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The Legislature’s outlook on vice is not always predictable. Some lawmakers squash anything offensive to the dominant faith; others swerve more libertarian and think guv’ment shouldn’t meddle in people’s lives and businesses. How this affects vice regulation sometimes makes for a strange brew.
The 2012 Legislature took a hard look at inhaled-vapor electronic cigarettes and decided to study the product for five years before determining whether they should be banned from being smoked indoors. But that didn’t stop Rep. Paul Ray, R-Clearfield, from proposing that water-based e-cigs be taxed this session like regular tobacco products, increasing the tax on the “smokes” by nearly 90 percent. Conservative lawmakers allergic to tax hikes stomped the bill out on the House floor.
Smokers & Babies on Board
Rep. Patrice Arent, D-Salt Lake City, finally got the Legislature to support the passage of House Bill 13, making it a ticketable offense to smoke in a car if a passenger is 15 or younger. The surprise group advocating on behalf of smokin’ drivers? The Eagle Forum.
The ultra-conservative, pro-family, won’t-someone-think-of-the-children citizen lobby group said government didn’t need to legislate how parents behave with their kids in their private property. Arent’s legislative-fu defeated the forum, headed up by Gayle Ruzicka, and the bill passed favorably out of both houses.
THE BILLS AND BATTLES AHEAD
The general session has ended, but the legislating is far from over. The Legislature may reconvene for a special session to approve or reject the funding of expanding Medicaid, probably the state’s biggest decision to be made. And while 2013 may have been an unlucky year for taking down the Zion wall, the House will try to scale that wall again in 2014.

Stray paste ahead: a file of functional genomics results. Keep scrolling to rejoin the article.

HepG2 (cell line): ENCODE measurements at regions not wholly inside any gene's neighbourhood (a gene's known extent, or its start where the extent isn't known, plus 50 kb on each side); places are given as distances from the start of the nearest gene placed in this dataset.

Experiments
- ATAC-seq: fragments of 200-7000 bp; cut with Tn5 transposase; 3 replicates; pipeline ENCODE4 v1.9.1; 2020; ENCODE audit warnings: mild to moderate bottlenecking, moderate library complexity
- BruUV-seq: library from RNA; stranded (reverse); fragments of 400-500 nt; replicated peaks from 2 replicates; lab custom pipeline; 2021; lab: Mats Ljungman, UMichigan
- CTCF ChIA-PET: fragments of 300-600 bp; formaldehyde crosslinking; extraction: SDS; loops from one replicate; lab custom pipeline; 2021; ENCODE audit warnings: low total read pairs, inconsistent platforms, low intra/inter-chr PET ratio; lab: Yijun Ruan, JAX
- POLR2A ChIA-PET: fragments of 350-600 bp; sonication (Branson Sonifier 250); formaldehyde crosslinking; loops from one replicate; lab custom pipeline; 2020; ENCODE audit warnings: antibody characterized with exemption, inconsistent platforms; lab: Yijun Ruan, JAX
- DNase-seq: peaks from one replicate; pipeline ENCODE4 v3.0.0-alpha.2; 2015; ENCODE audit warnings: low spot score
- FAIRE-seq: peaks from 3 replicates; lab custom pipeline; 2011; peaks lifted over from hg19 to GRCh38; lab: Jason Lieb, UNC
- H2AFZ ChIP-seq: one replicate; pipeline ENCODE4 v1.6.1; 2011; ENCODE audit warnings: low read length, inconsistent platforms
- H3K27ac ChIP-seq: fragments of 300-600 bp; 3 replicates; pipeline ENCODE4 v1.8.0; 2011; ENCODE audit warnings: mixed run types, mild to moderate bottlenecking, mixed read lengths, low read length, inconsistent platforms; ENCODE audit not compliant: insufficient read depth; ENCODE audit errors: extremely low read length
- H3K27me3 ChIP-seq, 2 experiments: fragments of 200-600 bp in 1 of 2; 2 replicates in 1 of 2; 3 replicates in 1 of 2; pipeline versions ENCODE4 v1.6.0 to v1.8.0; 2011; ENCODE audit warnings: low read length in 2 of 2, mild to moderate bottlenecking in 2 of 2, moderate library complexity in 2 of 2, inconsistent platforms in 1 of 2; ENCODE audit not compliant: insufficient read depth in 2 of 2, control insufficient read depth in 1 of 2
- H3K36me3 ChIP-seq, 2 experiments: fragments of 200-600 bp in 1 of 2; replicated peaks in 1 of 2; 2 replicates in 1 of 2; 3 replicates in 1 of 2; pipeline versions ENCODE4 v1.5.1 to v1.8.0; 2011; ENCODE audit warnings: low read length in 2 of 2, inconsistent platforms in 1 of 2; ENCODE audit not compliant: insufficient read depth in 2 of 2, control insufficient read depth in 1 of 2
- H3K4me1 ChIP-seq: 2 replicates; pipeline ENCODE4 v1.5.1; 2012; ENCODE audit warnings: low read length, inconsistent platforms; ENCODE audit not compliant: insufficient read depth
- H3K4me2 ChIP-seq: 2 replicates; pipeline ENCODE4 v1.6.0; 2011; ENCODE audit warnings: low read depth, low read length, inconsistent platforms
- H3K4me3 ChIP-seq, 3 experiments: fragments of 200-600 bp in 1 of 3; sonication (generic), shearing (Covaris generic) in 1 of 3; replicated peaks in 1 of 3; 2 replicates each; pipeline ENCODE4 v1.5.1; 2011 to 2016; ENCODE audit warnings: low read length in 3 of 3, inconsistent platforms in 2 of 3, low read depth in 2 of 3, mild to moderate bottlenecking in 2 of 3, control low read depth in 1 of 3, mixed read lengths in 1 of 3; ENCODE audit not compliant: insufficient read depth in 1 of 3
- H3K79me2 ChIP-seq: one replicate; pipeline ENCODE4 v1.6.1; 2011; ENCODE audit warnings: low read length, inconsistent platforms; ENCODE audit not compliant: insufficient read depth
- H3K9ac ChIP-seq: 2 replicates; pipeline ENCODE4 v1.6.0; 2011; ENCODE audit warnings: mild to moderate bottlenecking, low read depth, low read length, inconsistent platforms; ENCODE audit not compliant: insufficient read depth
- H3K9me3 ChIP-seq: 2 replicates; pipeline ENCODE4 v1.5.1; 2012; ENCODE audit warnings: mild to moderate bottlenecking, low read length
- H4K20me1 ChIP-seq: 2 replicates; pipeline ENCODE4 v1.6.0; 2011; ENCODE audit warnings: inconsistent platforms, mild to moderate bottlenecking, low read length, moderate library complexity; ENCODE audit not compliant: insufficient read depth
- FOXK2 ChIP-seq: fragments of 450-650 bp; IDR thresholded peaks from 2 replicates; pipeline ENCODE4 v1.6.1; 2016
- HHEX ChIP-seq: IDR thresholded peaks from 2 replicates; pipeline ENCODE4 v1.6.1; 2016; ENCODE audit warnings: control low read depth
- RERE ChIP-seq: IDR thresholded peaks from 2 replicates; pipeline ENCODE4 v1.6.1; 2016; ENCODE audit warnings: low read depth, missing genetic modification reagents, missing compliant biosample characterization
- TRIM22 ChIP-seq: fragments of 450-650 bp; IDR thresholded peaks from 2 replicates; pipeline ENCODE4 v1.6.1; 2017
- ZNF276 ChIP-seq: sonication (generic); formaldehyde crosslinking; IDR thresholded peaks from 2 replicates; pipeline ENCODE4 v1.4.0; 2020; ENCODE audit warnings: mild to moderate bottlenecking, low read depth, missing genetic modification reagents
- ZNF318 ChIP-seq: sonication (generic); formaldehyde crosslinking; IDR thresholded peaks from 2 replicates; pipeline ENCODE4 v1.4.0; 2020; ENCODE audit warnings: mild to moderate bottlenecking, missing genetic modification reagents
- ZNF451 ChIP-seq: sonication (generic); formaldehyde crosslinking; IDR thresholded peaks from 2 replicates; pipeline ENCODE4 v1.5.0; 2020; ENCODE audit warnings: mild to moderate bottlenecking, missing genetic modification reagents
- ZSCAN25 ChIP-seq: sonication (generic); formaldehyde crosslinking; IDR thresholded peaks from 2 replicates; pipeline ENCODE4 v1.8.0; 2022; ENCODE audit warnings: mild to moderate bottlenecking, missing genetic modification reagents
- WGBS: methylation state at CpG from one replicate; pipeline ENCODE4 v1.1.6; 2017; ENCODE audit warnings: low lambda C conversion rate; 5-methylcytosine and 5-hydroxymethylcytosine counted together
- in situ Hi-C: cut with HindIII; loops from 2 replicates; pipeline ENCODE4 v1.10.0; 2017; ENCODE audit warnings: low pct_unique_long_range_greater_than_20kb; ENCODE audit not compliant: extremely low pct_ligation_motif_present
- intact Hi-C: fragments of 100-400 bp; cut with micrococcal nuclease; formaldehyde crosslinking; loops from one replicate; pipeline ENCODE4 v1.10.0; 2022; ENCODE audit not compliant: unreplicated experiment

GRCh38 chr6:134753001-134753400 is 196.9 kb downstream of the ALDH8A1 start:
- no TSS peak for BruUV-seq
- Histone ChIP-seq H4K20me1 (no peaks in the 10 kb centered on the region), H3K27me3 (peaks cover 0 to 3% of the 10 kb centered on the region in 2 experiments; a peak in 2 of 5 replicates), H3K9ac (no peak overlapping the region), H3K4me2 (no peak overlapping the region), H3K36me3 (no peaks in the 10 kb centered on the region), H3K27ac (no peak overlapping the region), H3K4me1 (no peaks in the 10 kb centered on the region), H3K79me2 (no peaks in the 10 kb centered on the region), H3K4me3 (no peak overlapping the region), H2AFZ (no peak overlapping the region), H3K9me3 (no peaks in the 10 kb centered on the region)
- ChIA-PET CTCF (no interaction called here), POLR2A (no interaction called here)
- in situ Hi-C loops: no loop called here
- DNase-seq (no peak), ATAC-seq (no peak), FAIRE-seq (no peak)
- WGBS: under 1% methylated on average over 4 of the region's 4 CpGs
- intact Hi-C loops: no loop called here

But the biggest predictor of how legislators will decide about the laws governing citizens in 2014 will be determined by how much voters get involved in the issues today and before the next session of sausage-grinding begins.
Sen. John Valentine, R-Orem, served up a cool, refreshing bill to local restaurant owners who struggle to get liquor licenses for their establishments. Valentine proposed a bill allowing restaurant-chain owners to be able to get a single “master” license that would apply for all of their restaurants, freeing up liquor licenses for other restaurants as well.
The bill was combined with House Bill 228 by Rep. Ryan Wilcox, R-Ogden, and finished on a sour note, however, as Valentine made sure the bill keeps Utah’s Zion wall standing tall. The 7-foot-2-inch walls shield restaurant-goers from watching drinks being prepared. Wilcox studied throughout 2012 whether there is evidence that such walls actually prevent underage drinking. Finding none, he proposed their removal in his first bill draft. That measure was shut down by Valentine.
While there is no evidence, there is the 1988 Tom Cruise classic Cocktail, which shows bartenders using “flair” to make drinking “cool” by throwing bottles in the air and catching them behind their backs. Though the movie is rated R, many state lawmakers have apparently seen it and worry that fancy bartending will encourage drinking, though measuring devices attached to liquor bottles actually physically prevent bartender “flair.”
“I agree [drinking] is a public-health issue,” Wilcox said. “What I don’t agree with is when we implement policies based on theories and fear tactics.” The Utah Senate disagreed and kept the Zion walls in place.